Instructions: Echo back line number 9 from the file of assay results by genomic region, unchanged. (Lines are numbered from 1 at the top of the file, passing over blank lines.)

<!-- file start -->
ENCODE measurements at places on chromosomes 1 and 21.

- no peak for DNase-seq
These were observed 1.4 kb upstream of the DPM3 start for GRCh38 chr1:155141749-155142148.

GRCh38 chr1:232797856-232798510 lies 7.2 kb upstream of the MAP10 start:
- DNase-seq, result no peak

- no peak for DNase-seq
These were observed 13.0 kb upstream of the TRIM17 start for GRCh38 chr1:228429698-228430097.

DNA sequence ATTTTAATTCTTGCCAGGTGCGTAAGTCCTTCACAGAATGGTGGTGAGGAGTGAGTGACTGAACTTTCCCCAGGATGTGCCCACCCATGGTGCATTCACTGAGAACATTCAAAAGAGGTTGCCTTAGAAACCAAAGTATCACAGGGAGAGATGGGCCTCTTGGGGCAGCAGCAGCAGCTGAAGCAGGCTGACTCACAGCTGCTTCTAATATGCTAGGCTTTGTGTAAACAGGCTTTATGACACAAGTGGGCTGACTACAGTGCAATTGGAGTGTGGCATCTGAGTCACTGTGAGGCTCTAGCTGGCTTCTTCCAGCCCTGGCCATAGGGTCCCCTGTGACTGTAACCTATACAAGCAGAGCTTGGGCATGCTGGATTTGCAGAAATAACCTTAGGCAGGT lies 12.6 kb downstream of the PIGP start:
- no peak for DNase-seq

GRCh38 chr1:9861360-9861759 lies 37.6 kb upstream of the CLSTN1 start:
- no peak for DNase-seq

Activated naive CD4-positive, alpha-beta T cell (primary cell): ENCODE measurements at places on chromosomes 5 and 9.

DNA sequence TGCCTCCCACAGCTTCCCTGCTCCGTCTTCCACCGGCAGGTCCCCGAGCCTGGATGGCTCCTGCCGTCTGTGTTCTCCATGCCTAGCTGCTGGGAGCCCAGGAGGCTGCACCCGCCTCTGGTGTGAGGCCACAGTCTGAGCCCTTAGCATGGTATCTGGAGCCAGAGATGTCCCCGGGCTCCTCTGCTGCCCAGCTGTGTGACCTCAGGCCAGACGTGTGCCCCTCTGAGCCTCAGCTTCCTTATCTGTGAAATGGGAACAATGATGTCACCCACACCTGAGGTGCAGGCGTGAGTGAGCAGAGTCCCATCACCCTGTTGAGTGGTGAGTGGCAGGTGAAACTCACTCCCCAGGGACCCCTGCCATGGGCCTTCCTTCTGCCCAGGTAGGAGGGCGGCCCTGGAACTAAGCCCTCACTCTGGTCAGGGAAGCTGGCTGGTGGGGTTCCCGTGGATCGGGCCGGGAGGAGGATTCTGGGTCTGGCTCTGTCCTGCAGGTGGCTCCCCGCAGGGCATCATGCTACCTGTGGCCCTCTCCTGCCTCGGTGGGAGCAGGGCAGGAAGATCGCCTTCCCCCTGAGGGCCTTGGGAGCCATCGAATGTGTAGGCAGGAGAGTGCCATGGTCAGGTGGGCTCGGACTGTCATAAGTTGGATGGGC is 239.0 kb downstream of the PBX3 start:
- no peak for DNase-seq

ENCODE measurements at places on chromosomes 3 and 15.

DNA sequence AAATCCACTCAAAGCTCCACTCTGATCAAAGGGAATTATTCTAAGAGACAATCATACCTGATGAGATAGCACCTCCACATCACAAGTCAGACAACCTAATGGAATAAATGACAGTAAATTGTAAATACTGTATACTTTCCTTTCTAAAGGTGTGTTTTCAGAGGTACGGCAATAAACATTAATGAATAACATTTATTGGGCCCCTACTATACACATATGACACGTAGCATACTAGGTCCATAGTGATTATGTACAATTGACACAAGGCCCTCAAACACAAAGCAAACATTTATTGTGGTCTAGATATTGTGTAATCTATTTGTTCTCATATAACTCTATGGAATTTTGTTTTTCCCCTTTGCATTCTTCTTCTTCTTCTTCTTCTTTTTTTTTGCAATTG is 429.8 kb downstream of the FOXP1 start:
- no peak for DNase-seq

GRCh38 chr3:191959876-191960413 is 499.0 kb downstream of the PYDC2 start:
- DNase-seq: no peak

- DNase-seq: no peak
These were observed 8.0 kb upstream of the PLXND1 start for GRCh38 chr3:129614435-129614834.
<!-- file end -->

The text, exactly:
- no peak for DNase-seq